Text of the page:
Boody's three enormous photographs in the show are from her series, The Lighthouse Project. This project imagines the story of a young orphan girl who escapes from confinement in the orphanage and goes out onto the heath, almost like Lear. It's not clear from the images exactly what happens, but the story seems to be a composite of many Victorian orphan stories, from Jane Eyre to Agnes Grey. ( I remember as a child being struck by how many English children's books involve children who are either orphaned or separated from parents by war: The Secret Garden, the Narnia stories, and many of Dickens's novels. It's an archetype that centuries of war and turmoil have seared into European brains, apparently.)  There are fifteen photographs in the whole series, and they are composed like history paintings: huge set pieces with many costumed characters and elaborate sets. Boody photographs the people--often young girls--in her studio, and then she places them digitally in the gorgeous landscapes and great manor houses that she photographs separately.

Here's one from the show, "East o' the Sun, West o' the Moon."

The lighthouse was photographed in Ireland, and the young girl heroine was photographed in the studio. The same girl serves as the heroine in all the pictures, but at the beginning of the series she is twelve, and by the end she is sixteen. The lighthouse keeper at the far right is a sort of romantic, yet fatherly figure that "saves" her for a time, apparently.

Not all of the photographs include overtly magical elements. There's one that has a ghostly figure of a woman gazing out from a doorway. But most of the images are not in the realm of the paranormal. The sense of magical realism--"this is real/this couldn't be real"-- comes, I think, from the fact that we seem to be seeing actual scenes from the 19th century, apparently photographed with incredible fidelity and sharpness, but they're in color! And they're really big! (The biggest photographs of the 19th century were only 20x24, and they were virtually all black and white.)  It's as if Thomas Struth had been teleported back to 19th century rural England with an 8x10 view camera and a scanner (or a high-end digital Hasselblad), and a Fujiflex Crystal Archive ultra-wide digital enlarger. The medium appears to be partly 19th century, possibly using a large-format film camera, and partly 21st century, since these huge color photographs could only have been produced by modern high tech digital printing. This juxtaposition and blending of technologies from different centuries creates a confusing, yet pleasurable sense of real-but-impossible.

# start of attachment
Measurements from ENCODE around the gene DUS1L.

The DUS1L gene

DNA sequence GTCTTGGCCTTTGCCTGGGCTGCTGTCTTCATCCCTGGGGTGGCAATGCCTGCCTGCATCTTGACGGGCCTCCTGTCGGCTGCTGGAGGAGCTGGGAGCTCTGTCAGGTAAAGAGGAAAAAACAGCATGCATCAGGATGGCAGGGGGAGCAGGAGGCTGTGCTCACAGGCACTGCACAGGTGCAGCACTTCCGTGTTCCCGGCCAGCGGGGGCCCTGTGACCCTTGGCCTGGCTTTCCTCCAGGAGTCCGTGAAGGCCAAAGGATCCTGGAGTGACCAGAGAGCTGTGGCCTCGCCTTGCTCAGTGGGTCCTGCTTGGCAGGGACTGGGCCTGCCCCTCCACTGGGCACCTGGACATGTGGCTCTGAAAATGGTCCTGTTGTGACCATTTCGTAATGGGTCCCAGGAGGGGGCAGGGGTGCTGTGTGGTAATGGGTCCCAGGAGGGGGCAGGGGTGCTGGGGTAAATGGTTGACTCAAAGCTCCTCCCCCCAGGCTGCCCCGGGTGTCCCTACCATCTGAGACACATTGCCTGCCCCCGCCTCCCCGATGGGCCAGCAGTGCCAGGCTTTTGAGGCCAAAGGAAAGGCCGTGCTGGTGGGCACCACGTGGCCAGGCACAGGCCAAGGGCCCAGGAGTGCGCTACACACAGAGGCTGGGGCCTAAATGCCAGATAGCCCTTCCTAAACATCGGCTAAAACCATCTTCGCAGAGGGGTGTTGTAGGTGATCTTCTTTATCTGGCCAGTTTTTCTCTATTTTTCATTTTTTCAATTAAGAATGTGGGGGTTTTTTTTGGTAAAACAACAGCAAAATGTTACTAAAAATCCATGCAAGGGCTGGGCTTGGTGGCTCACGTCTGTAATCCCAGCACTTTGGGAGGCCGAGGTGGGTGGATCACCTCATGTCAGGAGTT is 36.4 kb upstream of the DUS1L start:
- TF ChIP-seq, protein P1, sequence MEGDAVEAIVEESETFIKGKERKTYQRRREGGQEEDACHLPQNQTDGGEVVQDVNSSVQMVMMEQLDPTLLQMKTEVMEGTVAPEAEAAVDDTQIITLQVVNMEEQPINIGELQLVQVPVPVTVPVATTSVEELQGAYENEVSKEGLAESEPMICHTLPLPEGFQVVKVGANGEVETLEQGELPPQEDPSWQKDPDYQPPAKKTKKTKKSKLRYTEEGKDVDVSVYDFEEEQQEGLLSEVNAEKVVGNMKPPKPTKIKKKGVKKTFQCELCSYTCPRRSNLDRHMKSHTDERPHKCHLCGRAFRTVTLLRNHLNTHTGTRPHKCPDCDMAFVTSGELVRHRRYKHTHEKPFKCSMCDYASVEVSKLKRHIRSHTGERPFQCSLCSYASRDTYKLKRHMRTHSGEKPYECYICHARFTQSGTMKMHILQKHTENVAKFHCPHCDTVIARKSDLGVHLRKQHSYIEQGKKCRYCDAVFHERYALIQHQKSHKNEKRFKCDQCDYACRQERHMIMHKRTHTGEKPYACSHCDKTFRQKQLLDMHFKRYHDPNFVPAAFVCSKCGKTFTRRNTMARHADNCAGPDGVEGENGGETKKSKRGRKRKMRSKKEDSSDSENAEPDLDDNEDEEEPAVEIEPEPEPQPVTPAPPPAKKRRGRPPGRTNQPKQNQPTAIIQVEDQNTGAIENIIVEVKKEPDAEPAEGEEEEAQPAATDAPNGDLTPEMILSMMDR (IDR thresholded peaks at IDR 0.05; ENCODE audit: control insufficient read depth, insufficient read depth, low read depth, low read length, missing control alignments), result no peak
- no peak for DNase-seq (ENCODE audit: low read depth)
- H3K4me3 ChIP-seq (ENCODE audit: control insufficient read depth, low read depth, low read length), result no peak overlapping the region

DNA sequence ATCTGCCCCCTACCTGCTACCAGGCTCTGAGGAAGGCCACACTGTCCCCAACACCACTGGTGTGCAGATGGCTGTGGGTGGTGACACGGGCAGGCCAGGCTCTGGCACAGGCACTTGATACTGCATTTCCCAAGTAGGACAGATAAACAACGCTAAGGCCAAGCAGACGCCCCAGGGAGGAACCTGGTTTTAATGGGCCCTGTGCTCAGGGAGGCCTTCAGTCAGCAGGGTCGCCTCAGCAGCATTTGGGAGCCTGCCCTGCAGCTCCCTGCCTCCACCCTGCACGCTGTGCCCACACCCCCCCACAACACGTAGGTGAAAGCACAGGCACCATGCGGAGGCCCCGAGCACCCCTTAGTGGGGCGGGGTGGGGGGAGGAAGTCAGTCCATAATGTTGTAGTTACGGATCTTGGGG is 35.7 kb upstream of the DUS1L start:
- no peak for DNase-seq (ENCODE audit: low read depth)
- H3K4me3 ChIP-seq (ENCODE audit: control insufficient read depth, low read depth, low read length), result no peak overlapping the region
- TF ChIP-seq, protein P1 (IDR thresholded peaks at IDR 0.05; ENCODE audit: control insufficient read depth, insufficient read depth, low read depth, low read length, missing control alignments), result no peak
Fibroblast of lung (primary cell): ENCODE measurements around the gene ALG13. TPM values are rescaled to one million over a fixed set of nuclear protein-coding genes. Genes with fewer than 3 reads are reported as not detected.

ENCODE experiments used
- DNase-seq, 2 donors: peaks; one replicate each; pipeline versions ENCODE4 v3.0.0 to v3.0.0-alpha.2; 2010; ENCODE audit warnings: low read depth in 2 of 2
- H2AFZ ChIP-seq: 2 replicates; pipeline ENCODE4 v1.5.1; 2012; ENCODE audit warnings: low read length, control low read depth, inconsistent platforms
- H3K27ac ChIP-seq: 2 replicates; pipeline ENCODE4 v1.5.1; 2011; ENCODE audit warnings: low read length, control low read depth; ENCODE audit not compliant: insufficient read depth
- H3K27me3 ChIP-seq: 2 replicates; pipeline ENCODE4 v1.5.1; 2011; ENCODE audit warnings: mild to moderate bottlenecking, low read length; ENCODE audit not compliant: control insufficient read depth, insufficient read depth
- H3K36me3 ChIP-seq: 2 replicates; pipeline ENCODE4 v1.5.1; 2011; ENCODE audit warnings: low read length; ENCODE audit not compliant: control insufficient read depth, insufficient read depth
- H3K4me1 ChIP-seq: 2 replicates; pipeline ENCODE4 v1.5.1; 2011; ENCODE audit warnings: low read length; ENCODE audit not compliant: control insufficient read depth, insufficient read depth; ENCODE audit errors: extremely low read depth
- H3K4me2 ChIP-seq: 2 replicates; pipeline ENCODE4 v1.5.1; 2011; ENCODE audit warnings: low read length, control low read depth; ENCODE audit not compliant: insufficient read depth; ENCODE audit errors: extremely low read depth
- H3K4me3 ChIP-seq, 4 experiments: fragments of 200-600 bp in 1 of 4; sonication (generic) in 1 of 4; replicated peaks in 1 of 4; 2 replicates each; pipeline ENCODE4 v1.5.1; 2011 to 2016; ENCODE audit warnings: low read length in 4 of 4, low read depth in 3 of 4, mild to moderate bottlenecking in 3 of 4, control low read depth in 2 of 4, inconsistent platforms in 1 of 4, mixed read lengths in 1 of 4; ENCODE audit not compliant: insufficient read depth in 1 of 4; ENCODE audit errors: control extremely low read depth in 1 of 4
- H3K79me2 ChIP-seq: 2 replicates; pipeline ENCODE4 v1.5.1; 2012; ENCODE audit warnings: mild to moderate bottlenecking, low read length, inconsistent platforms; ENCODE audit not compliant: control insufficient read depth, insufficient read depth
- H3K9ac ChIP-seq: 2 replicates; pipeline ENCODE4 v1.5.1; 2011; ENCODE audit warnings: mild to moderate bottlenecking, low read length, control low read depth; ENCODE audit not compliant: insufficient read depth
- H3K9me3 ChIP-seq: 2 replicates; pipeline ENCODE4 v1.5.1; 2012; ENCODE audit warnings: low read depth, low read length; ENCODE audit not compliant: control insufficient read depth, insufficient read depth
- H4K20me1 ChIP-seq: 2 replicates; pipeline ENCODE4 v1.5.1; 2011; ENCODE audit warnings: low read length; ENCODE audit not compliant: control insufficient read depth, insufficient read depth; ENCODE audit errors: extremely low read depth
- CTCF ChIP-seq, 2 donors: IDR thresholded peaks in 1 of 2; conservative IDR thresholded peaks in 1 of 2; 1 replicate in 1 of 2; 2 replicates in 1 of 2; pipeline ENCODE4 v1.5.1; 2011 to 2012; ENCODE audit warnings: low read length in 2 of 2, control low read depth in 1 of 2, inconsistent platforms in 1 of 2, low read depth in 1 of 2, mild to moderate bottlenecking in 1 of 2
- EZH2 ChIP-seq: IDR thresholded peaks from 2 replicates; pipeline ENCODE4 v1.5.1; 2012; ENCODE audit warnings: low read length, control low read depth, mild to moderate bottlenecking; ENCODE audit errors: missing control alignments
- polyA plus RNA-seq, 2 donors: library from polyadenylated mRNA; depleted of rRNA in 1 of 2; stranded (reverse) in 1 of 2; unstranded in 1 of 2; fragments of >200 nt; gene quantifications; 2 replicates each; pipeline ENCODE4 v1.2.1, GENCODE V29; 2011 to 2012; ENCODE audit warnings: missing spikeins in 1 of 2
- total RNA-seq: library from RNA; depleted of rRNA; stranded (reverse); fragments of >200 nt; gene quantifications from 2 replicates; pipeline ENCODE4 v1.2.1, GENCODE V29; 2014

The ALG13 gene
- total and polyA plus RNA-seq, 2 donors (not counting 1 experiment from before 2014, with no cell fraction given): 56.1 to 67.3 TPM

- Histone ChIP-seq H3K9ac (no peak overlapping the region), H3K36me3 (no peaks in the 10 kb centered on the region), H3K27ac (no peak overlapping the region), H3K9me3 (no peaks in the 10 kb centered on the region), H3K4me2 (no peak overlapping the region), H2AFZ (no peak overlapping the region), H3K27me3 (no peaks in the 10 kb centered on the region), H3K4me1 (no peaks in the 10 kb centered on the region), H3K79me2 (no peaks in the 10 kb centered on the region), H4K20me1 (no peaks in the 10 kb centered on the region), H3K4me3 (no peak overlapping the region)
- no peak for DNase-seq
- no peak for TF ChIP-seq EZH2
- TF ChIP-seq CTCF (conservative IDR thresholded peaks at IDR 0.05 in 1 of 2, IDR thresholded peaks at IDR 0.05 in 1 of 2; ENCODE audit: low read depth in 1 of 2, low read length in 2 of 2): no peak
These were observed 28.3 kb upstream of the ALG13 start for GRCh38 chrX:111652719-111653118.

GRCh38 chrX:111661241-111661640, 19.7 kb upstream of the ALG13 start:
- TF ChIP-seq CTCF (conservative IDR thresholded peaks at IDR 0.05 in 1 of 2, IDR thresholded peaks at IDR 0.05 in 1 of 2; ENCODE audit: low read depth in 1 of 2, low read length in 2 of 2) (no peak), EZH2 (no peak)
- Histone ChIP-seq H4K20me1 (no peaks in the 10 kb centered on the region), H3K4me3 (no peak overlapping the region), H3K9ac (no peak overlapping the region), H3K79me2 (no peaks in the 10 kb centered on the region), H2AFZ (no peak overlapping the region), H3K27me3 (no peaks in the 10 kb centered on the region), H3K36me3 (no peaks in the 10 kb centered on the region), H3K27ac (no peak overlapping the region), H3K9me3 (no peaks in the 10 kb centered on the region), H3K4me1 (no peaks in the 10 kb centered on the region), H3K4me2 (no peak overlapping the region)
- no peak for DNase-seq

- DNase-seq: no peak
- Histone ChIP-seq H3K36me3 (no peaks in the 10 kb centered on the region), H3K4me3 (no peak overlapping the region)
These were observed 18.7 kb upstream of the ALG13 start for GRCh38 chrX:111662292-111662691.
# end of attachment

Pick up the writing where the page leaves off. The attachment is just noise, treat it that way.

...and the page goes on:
The huge photographs--50 by 70.5 inches--reward a lot of careful looking. The details in the ground--the grass and rocks--are amazingly sharp, hyper-real, as befits magical realism.  They are gorgeously colored and composed. There is much pure visual pleasure in them, as well as the frisson of suspense and dread that seems to permeate the story. The viewer--I almost wrote "the reader"--is forced to invent the in-between scenes of this "movie" or novel. It's as if you received a beautifully illustrated book for Christmas, with fifteen color plate illustrations in it, and you paged through the book looking at the illustrations, imagining what the story might be before you get to read it. Only you never get to read it: you have to make it up.

Actually, the story seems to end with "to be continued." We see the young girl, now sixteen, in the last picture, standing against a wall in a fancy drawing room. She and the girls next to her are plainly dressed, whereas the foreground people are richly dressed. It's as if she's a servant in somebody else's household, much like Jane Eyre.  Will she ever marry the rich heir to the estate? Or will she get pregnant by him and be cast off, sent back on the road, as if in some tragic George Eliot novel? Magical realism doesn't lend itself to easy, Regency novel-style resolution. Like real life, it's too strange for that.